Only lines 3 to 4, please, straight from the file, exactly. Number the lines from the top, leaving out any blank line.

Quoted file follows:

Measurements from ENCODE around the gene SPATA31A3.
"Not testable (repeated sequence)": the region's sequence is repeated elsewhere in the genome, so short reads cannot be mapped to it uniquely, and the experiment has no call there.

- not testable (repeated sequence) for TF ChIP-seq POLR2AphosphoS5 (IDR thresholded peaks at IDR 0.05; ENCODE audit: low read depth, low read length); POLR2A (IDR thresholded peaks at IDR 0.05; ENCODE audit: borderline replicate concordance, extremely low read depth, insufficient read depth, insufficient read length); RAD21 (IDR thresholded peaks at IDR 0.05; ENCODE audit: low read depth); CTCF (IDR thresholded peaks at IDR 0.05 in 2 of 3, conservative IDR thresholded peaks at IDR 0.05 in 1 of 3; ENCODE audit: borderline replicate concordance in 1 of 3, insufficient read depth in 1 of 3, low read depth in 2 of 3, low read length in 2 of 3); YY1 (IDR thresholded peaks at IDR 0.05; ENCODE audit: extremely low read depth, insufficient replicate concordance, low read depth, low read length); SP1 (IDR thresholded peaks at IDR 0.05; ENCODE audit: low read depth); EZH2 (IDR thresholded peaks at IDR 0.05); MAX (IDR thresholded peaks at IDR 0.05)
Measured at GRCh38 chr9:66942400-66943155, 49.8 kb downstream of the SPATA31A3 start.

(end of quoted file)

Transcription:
- not testable (repeated sequence) for TF ChIP-seq POLR2AphosphoS5 (IDR thresholded peaks at IDR 0.05; ENCODE audit: low read depth, low read length); POLR2A (IDR thresholded peaks at IDR 0.05; ENCODE audit: borderline replicate concordance, extremely low read depth, insufficient read depth, insufficient read length); RAD21 (IDR thresholded peaks at IDR 0.05; ENCODE audit: low read depth); CTCF (IDR thresholded peaks at IDR 0.05 in 2 of 3, conservative IDR thresholded peaks at IDR 0.05 in 1 of 3; ENCODE audit: borderline replicate concordance in 1 of 3, insufficient read depth in 1 of 3, low read depth in 2 of 3, low read length in 2 of 3); YY1 (IDR thresholded peaks at IDR 0.05; ENCODE audit: extremely low read depth, insufficient replicate concordance, low read depth, low read length); SP1 (IDR thresholded peaks at IDR 0.05; ENCODE audit: low read depth); EZH2 (IDR thresholded peaks at IDR 0.05); MAX (IDR thresholded peaks at IDR 0.05)
Measured at GRCh38 chr9:66942400-66943155, 49.8 kb downstream of the SPATA31A3 start.